Women who can exercise vigorously are at significantly lower risk of dying from heart disease, cancer and other causes, scientists have found.
Study author Dr Jesús Peteiro, of University Hospital A Coruña, Spain, says that women should “exercise as much as they can. Fitness protects against death from any cause.”
The study monitored 4,714 middle-aged women, with an average age of 64, who were suspected of having/known to have coronary artery disease from 1994-2014. The women’s fitness levels were examined once by a workout on the treadmill. Images of their heart were then taken as they gradually increasing their intensity until exhaustion.
For the study, fitness was defined as a maximal workload of 10 metabolic equivalents (METs). Light activities (standing, walking slowly) use less than three METs, moderate-intensity activities (brisk walking) use three to six METs, and vigorous-intensity activities (jogging, playing football) use more than six METs. Women who achieved 10 METs or more (good exercise capacity) were then compared to those achieving less than 10 METs (poor exercise capacity).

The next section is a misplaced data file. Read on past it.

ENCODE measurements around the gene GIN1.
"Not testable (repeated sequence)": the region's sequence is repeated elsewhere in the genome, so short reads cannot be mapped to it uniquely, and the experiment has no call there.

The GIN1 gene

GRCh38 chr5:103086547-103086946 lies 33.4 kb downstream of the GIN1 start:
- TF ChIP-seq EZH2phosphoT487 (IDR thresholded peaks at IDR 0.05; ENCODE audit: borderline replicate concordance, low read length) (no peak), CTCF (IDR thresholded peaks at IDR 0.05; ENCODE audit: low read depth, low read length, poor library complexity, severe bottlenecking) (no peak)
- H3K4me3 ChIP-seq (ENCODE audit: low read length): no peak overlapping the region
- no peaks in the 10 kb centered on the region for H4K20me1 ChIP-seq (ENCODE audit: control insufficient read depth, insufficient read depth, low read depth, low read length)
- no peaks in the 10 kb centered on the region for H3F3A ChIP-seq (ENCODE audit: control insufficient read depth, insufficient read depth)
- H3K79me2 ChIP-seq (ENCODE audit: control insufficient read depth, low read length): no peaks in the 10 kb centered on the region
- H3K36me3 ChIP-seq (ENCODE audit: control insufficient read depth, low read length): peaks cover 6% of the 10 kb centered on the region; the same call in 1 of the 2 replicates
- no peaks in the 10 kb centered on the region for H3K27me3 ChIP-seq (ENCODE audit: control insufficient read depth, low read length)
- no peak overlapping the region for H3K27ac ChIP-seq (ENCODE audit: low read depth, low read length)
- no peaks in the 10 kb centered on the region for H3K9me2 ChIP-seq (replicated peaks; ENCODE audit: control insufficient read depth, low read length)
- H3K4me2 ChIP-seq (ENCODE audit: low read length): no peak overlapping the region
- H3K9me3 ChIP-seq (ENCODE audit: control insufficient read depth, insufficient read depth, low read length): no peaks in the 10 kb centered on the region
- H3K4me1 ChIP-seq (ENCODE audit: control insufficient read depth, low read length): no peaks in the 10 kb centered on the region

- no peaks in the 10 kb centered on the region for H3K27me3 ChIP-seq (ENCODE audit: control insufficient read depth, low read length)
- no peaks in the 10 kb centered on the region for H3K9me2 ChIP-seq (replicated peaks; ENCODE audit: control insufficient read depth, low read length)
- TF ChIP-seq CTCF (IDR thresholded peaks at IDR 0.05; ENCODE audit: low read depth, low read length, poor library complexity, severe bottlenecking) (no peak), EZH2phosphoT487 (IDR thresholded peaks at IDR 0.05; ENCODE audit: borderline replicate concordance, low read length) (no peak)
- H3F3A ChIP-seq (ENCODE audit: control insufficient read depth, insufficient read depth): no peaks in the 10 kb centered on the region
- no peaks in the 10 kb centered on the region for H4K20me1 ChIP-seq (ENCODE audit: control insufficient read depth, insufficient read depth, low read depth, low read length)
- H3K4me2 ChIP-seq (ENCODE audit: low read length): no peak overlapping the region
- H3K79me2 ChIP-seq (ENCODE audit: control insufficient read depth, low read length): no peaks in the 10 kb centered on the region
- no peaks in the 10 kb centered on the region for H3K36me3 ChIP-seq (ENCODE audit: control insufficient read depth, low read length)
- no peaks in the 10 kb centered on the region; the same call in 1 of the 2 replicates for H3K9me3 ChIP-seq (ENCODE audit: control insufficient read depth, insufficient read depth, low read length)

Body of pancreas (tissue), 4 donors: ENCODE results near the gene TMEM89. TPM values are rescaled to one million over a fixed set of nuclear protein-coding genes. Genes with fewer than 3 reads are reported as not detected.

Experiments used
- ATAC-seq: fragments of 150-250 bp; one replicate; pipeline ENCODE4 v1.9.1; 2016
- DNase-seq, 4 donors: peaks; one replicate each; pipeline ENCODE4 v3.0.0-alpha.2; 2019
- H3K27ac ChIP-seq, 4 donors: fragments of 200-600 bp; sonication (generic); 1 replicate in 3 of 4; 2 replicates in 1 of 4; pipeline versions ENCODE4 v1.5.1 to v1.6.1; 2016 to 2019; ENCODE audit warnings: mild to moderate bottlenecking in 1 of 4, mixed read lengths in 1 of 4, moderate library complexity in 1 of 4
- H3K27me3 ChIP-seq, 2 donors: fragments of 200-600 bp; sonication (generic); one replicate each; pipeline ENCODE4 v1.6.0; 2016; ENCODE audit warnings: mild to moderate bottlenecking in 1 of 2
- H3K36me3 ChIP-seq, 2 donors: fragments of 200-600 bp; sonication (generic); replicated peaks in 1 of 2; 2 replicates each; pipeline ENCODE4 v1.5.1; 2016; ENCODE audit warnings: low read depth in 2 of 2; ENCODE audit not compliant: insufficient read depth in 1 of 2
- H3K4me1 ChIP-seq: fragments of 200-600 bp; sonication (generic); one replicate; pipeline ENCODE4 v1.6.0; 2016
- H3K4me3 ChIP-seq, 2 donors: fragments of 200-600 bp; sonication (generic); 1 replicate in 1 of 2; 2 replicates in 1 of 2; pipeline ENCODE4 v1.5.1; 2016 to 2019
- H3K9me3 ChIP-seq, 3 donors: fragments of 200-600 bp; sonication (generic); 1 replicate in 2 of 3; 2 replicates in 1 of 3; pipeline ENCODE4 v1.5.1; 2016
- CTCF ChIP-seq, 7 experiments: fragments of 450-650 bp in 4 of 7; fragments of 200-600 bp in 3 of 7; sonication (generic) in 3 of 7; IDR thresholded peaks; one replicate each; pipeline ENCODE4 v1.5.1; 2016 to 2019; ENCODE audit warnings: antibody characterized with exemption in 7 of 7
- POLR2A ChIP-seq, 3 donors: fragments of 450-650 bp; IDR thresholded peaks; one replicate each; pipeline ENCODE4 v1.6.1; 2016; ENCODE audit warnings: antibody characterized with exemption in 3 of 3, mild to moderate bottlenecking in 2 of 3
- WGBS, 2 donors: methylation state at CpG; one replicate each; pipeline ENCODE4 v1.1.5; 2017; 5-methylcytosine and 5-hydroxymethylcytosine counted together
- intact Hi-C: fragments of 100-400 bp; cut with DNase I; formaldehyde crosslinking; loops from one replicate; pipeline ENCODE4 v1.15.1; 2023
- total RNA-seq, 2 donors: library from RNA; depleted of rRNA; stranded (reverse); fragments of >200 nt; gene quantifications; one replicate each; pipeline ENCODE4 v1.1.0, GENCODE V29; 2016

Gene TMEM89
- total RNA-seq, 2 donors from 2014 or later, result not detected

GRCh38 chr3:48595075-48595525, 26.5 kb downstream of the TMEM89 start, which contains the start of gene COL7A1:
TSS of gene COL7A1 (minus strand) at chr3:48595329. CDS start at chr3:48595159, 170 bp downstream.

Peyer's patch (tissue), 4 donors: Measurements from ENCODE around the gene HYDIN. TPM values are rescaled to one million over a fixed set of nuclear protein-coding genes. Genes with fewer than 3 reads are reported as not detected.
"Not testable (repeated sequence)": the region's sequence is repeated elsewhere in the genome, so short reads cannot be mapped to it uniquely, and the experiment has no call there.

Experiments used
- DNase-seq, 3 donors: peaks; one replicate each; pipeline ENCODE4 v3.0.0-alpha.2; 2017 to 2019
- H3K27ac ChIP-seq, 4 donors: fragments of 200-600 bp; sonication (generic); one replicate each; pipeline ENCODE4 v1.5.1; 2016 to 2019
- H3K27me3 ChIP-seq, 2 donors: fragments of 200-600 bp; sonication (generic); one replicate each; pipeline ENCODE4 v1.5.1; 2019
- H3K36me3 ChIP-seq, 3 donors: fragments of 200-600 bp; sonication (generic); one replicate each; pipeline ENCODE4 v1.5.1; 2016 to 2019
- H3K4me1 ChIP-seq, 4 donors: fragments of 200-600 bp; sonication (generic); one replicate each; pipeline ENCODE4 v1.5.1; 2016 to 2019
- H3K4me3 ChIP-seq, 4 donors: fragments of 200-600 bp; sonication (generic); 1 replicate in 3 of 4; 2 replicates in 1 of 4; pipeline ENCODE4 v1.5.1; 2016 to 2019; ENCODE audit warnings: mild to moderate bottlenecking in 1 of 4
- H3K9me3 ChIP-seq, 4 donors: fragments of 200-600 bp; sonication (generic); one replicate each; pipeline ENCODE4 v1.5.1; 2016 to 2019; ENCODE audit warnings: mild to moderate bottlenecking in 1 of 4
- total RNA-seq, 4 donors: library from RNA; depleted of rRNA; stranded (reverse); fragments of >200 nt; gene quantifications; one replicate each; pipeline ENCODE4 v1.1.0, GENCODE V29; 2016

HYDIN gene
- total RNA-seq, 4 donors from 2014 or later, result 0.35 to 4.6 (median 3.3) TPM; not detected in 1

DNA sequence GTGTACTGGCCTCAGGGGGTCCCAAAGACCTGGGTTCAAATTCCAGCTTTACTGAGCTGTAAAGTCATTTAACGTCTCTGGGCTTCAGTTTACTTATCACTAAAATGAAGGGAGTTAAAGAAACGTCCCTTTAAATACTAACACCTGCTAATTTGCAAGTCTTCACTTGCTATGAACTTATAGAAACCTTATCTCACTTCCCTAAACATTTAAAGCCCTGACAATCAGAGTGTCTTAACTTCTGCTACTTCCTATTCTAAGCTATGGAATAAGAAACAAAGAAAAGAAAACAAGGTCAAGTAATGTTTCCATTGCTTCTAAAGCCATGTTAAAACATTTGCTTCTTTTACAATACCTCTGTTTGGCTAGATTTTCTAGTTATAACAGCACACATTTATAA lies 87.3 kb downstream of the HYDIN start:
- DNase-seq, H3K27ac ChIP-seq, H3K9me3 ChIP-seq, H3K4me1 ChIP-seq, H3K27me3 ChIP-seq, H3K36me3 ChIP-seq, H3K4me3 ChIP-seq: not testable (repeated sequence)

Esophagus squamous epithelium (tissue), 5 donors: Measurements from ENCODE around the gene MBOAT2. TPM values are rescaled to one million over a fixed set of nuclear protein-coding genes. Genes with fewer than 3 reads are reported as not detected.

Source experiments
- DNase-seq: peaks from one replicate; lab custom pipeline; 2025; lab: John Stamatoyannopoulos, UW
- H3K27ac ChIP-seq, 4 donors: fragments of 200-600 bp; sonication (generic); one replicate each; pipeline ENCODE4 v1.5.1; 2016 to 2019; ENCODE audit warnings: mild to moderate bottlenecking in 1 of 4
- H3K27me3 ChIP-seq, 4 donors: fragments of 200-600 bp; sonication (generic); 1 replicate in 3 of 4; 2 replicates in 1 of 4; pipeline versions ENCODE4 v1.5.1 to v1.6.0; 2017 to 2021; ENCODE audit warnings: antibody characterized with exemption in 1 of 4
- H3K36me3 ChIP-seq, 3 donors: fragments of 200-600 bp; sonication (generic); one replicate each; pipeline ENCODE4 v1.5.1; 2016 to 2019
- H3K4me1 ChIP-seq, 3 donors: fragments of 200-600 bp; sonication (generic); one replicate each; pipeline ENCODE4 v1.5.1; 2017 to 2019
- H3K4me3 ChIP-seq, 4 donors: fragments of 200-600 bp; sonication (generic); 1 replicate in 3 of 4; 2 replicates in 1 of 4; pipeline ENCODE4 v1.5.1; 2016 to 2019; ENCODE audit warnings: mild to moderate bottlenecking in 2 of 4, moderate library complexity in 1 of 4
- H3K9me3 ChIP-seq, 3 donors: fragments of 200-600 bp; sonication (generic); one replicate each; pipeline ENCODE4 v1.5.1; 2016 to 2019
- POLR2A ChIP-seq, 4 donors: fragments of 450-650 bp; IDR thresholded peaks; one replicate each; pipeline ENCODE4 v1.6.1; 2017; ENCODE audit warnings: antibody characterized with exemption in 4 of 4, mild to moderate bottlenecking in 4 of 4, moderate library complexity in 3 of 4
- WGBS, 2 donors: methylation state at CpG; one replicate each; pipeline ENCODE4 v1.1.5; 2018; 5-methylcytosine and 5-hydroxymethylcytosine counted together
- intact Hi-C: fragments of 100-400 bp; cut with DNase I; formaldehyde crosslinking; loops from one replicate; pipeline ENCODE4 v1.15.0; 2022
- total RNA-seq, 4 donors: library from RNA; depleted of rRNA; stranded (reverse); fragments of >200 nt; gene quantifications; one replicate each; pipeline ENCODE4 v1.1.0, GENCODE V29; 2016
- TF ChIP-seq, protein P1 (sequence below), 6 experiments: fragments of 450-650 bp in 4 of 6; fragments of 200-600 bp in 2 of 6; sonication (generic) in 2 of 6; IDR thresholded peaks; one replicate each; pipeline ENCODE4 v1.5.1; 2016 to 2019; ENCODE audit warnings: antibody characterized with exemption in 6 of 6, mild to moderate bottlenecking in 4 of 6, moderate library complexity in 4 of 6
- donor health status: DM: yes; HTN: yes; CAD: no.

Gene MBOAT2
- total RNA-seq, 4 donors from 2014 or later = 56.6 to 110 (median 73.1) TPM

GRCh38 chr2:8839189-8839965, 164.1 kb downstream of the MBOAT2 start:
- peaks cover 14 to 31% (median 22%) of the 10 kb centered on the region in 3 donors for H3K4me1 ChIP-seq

The scientists found that the annual rate of death from cardiovascular disease was nearly four times higher in women with poor, compared to good, exercise capacity (2.2% versus 0.6%); annual cancer deaths were doubled in patients with poor, compared to good, exercise capacity (0.9% versus 0.4%); and the annual rate of death from other causes was more than four times higher in those with poor, compared to good, exercise capacity (1.4% vs. 0.3%).
“Good exercise capacity predicted lower risk of death from cardiovascular disease, cancer, and other causes,” says Dr Peteiro. “Looking at both examinations together, women whose heart works normally during exercise are unlikely to have a cardiovascular event. But if their exercise capacity is poor, they’re still at risk of death from cancer or other causes. The best situation is to have normal heart performance during exercise and good exercise capacity.”